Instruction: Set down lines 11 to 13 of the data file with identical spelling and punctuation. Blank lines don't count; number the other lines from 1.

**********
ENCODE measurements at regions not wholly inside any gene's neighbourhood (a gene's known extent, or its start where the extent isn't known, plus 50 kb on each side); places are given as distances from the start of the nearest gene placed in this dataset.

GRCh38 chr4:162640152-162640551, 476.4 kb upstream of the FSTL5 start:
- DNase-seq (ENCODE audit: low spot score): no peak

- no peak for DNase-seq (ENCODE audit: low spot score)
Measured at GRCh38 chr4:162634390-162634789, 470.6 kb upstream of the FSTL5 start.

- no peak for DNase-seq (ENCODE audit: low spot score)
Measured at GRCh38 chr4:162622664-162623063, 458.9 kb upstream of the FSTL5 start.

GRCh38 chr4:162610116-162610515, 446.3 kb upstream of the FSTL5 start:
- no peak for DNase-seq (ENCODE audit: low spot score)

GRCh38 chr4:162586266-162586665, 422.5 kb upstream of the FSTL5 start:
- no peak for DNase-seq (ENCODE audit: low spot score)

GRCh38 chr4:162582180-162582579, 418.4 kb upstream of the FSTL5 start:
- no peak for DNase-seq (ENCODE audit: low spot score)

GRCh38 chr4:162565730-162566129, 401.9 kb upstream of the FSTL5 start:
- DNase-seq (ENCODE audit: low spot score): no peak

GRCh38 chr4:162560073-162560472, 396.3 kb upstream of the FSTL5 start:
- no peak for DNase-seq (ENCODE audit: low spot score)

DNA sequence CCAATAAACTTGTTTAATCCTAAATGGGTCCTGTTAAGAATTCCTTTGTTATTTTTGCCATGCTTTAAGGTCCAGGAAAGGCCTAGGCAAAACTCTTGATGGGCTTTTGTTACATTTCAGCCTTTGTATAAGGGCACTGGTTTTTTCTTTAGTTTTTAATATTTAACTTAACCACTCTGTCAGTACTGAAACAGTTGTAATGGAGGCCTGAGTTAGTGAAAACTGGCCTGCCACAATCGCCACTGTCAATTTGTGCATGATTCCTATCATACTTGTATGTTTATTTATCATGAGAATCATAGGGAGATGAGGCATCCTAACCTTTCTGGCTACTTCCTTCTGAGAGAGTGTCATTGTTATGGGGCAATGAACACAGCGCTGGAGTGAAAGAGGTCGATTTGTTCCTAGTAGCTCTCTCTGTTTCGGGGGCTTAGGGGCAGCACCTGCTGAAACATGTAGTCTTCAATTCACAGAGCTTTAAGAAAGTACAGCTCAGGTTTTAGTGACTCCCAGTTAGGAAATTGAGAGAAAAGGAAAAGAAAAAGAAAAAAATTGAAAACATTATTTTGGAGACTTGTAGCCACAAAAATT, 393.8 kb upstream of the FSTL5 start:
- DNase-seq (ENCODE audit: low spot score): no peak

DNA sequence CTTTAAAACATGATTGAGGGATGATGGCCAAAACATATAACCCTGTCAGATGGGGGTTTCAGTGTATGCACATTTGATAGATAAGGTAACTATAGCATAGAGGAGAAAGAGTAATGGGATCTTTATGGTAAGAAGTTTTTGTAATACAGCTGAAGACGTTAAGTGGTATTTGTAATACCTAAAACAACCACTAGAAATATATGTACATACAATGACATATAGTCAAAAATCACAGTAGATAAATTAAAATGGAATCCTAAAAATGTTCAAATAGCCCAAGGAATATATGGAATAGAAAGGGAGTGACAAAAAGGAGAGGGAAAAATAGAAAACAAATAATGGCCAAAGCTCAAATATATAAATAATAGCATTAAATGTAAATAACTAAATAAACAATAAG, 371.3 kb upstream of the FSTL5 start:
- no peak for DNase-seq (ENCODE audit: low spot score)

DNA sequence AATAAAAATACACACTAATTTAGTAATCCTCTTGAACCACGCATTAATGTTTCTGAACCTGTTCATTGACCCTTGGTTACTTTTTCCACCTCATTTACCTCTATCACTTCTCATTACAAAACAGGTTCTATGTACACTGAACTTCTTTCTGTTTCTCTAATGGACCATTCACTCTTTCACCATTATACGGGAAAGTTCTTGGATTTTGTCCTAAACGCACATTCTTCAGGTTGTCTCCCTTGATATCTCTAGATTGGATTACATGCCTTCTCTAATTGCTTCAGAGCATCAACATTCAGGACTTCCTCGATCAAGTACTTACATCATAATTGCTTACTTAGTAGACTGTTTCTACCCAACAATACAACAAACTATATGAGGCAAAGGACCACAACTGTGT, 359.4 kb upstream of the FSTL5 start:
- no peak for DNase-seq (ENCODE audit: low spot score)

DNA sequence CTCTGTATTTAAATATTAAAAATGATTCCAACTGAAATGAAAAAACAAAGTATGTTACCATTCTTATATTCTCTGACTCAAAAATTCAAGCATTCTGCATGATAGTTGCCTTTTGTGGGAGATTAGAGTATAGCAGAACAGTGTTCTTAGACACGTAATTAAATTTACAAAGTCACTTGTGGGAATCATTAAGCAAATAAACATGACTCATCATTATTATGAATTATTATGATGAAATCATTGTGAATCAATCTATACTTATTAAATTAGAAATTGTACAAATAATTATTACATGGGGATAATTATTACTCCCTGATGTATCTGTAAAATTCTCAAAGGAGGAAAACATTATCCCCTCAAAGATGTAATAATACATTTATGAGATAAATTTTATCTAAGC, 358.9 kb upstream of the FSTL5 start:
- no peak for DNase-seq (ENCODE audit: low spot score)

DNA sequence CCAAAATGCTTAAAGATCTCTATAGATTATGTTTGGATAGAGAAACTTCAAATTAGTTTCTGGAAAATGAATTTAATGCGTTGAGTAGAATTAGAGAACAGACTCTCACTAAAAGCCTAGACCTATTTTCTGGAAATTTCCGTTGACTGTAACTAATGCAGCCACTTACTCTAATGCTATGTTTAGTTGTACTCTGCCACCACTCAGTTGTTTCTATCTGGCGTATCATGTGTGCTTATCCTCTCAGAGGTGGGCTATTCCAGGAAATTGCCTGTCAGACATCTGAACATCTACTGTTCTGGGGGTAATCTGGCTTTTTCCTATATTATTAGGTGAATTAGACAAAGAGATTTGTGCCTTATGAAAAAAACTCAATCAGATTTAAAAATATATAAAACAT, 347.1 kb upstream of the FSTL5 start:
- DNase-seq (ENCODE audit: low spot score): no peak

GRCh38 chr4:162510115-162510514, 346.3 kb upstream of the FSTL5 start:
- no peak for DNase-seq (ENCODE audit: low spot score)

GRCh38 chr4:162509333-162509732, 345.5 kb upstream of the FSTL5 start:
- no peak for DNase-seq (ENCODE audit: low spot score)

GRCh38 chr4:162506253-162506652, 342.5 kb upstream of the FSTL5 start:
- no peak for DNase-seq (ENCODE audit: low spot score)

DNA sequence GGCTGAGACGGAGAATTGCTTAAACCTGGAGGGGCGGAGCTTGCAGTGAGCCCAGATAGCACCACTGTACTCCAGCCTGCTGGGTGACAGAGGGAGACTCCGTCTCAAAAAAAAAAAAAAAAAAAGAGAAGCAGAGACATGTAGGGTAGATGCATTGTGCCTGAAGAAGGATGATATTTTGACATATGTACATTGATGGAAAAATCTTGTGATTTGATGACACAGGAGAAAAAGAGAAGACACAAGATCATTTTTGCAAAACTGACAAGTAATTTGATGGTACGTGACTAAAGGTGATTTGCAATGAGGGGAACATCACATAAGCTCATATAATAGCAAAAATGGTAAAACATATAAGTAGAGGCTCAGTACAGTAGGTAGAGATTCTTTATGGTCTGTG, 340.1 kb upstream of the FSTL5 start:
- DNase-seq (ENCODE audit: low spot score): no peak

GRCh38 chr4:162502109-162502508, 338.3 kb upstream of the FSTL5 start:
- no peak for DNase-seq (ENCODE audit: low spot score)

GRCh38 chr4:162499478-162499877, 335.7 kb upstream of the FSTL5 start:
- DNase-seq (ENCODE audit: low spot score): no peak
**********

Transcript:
- no peak for DNase-seq (ENCODE audit: low spot score)

GRCh38 chr4:162582180-162582579, 418.4 kb upstream of the FSTL5 start:
- no peak for DNase-seq (ENCODE audit: low spot score)